In Re Terrell , 27 B.R. 130 ( 1983 )


Menu:
  • 27 B.R. 130 (1983)

    In re Earl Lee TERRELL, Debtor.
    Lois HOLLAND and J. Richard Horvath, Plaintiffs,
    v.
    FIRST FEDERAL SAVINGS AND LOAN OF ALLEN PARISH; Bureau of Credit Control of Alexandria, Inc.; Wholesale Supply, Inc.; Ashy Enterprises, Inc.; Port Barry Lumber Industries, Inc.; Southern Pipe and Supply Co., Inc.; George H. Lehleitner and Co., Inc.; L.D. Brinkman and Co., Inc.; United States of America, Department of Treasury, Defendants.

    Bankruptcy No. 480-00579-LC, Adv. No. 482-0142.

    United States Bankruptcy Court, W.D. Louisiana.

    February 9, 1983.

    *131 Ronald J. Bertrand, Lake Charles, La., for plaintiff Lois Holland.

    Perrell Fuselier, Oakdale, La., for plaintiff Richard Horvath.

    Leven H. Harris, Asst. U.S. Atty., Shreveport, La., Steven Gremminger, Atty., Tax Div., Dept. of Justice, Washington, D.C., for U.S. of America, Dept. of Treasury.

    Findings of Fact and Conclusions of Law

    RODNEY BERNARD, Jr., Bankruptcy Judge.

    A hearing was held December 9, 1982 on the Joint Application of Trustee and Secured Creditor to Sell Collateral and Complaint Against All Inferior Lienholders pursuant to Section 363(f) of the Bankruptcy Code. The proposed sale involves property which is part of the estate of the above-captioned Chapter 7 debtor. The United States is the only defendant that filed an answer to the complaint.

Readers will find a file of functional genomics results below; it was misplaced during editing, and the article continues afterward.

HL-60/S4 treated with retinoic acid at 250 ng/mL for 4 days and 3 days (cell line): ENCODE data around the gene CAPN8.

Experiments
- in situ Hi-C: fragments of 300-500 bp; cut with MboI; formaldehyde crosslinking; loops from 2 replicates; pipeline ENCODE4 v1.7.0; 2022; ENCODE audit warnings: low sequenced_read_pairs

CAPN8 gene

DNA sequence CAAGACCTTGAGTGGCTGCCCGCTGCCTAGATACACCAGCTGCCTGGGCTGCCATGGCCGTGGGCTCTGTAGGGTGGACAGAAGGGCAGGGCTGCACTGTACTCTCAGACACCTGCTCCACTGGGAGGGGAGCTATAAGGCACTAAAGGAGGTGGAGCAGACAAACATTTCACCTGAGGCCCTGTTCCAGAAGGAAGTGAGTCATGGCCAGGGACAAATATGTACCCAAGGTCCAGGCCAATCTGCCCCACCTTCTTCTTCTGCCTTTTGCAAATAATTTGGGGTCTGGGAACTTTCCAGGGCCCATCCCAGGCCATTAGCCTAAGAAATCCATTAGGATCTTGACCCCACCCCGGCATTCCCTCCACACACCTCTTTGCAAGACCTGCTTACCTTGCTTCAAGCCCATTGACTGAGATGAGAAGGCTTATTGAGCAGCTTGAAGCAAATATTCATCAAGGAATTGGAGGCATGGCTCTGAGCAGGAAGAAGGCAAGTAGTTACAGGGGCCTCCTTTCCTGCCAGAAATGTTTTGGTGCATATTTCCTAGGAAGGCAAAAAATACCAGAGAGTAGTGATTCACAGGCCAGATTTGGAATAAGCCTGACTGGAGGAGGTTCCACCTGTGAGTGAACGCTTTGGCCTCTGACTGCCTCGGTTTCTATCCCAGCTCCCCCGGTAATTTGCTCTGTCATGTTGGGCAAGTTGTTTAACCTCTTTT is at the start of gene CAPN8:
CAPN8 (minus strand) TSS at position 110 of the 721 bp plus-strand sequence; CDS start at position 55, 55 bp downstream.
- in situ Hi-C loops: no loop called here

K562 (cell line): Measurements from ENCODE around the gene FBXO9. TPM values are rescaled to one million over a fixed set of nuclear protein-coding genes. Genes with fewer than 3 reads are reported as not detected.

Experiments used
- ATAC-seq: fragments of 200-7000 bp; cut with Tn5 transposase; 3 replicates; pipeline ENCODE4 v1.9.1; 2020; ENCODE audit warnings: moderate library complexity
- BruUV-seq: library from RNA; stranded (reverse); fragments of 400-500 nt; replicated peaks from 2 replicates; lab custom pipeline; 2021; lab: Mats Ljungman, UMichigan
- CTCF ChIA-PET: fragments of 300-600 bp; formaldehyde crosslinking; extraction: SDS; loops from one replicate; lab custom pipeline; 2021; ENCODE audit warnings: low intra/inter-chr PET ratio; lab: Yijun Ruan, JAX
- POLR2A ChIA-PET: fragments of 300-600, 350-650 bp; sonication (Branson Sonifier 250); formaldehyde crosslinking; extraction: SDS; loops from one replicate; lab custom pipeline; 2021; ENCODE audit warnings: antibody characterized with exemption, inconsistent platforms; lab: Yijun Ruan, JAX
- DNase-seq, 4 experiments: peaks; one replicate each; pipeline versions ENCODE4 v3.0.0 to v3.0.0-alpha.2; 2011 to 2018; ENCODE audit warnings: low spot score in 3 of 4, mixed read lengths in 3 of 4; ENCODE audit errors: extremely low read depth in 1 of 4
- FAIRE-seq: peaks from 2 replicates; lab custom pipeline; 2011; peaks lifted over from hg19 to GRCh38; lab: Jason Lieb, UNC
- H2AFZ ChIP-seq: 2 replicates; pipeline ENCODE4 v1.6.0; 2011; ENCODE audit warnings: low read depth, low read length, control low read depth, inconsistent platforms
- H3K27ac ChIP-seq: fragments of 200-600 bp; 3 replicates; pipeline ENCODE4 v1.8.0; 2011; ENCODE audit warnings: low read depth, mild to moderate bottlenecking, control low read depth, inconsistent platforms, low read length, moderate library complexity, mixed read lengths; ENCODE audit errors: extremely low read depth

The United States' position concerning the proposed sale of collateral free and clear of interests is that it has no objection to the sale as proposed, provided: (1) that the federal tax lien is transferred to the proceeds of sale in its lawful order; (2) that the federal tax lien is discharged from this particular property only, rather than being cancelled in its entirety; and (3) that the court's order authorizing sale reserves in favor of the United States a right of redemption pursuant to 28 U.S.C. § 2410(c). Plaintiffs have no objection to the United States' first two of the above-listed conditions to the proposed sale. They do, however, oppose the United States' request for a reservation of right to redeem.

    Based on well-settled rules of law, the court agrees with the United States' contention and concludes that, upon sale of the collateral free and clear of interests, the federal tax lien should be transferred to the proceeds of sale in its lawful order. The court further agrees and concludes that the federal tax lien should be discharged from this particular property only, rather than being cancelled in its entirety.

    On the other hand, this court is of the opinion that a right to redeem the sale should not be reserved in favor of the United States. This determination is based upon the court's discretion under the Bankruptcy Code to "issue any order, process, or judgment that is necessary or appropriate to carry out the provisions of this title". 11 U.S.C. § 105(a).